The system reads the file during autoconfiguration and uses the class property to identify the driver's possible parent. The system then attempts to attach the driver to any parent driver that is of class scsi. All host bus adapter drivers are of this class. Using the class property rather than the parent property enables the target driver to be attached to any host bus adapter driver that finds the expected device at the specified target and lun ids. The target driver is responsible for verifying this in its probe(9E) routine.

Declarations and Data Structures

Target drivers must include the header file <sys/scsi/scsi.h>.

SCSI target drivers must also include this declaration:

	char _depends_on[] = "misc/scsi";

scsi_device Structure

The host bus adapter driver allocates and initializes a scsi_device(9S) structure for the target driver before either the probe(9E) or attach(9E) routine is called. This structure stores information about each SCSI logical unit, including pointers to information areas that contain both generic and device- specific information. There is one scsi_device(9S) structure for each logical unit attached to the system. The target driver can retrieve a pointer to this structure by calling ddi_get_driver_private(9F).

Caution - Caution -

Because the host bus adapter driver uses the private field in the target device's dev_info structure, target drivers should not use ddi_set_driver_private(9F).

The scsi_device(9S) structure contains the following fields:

		struct scsi_address 				sd_address;			
 	dev_info_t								*sd_dev;			
 	kmutex_t									sd_mutex;
 	struct scsi_inquiry					*sd_inq;
 	struct scsi_extended_sense 		*sd_sense;
 	caddr_t									sd_private;						

sd_address is a data structure that is passed to the SCSI resource allocation routines.

sd_dev is a pointer to the target's dev_info structure.

sd_mutex is a mutex for use by the target driver. This is initialized by the host bus adapter driver and can be used by the target driver as a per-device mutex. Do not hold this mutex across a call to scsi_transport(9F) or scsi_poll(9F). See Chapter 4, Multithreading, for more information on mutexes.

sd_inq is a pointer for the target device's SCSI inquiry data. The scsi_probe(9F) routine allocates a buffer, fills it in, and attaches it to this field.

sd_sense is a pointer to a buffer to contain SCSI request sense data from the device. The target driver must allocate and manage this buffer itself; see "attach(9E)".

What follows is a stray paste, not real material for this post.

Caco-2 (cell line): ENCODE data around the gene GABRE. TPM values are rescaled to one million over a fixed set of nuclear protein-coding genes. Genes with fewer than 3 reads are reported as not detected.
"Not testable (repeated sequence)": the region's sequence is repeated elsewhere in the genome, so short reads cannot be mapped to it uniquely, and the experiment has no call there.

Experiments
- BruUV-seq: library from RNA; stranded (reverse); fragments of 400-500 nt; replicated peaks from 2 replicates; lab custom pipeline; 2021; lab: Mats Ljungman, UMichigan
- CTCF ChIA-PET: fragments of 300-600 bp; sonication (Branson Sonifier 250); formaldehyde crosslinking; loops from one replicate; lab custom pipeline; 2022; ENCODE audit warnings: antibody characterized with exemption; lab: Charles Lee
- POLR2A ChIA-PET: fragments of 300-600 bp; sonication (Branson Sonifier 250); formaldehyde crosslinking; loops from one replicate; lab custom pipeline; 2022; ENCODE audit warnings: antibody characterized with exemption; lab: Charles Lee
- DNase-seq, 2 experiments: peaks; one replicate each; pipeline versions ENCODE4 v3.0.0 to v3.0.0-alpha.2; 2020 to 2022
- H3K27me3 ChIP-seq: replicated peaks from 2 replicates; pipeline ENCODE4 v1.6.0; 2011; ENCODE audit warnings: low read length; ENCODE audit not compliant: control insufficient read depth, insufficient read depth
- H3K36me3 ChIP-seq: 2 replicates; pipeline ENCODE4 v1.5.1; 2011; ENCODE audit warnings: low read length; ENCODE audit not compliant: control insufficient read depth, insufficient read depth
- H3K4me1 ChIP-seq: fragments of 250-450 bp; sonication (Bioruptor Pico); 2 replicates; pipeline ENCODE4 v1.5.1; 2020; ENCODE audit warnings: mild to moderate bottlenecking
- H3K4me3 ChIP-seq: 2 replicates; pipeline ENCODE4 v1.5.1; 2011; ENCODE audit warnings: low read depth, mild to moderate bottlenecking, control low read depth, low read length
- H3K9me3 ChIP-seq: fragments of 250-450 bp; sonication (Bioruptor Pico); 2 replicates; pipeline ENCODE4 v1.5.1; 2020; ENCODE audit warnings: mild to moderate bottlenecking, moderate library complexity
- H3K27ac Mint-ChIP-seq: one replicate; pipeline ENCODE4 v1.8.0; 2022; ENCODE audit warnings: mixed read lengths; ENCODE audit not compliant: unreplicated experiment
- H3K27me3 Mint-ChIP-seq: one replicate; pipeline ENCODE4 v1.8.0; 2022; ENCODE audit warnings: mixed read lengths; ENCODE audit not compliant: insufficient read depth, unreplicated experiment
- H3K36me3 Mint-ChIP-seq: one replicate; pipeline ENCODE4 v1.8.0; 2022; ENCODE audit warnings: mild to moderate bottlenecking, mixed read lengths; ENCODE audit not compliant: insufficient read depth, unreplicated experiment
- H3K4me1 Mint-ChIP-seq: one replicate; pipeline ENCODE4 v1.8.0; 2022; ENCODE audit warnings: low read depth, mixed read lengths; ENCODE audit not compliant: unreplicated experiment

sd_private is a pointer field for use by the target driver. It is commonly used to store a pointer to a private target driver state structure.

scsi_pkt Structure

This structure contains the following fields:

		struct scsi_address		pkt_address;
 	opaque_t						pkt_private;
 	void							(*pkt_comp)(struct scsi_pkt *pkt);
 	u_int							pkt_flags;
 	int							pkt_time;
 	u_char						*pkt_scbp;
 	u_char						*pkt_cdbp;
 	ssize_t						pkt_resid;
 	u_int							pkt_state;
 	u_int							pkt_statistics;
 	u_char						pkt_reason;

pkt_address is the target device's address set by scsi_init_pkt(9F)

pkt_private is a place to store private data for the target driver. It is commonly used to save the buf(9S) pointer for the command.

pkt_comp is the address of the completion routine. The host bus adapter driver calls this routine when it has transported the command. This does not mean that the command succeeded; the target might have been busy or might not have responded before the time-out time elapsed (see the description for pkt_time field). The target driver must supply a valid value in this field, though it can be NULL if the driver does not want to be notified.

Note -

There are two different SCSI callback routines. The pkt_comp field identifies a completion callback routine, which is called when the host bus adapter completes its processing. There is also a resource callback routine, called when currently unavailable resources are likely to be available (as in scsi_init_pkt(9F)).

pkt_flags provides additional control information, for example, to transport the command without disconnect privileges (FLAG_NODISCON) or to disable callbacks (FLAG_NOINTR). See scsi_pkt(9S) for details.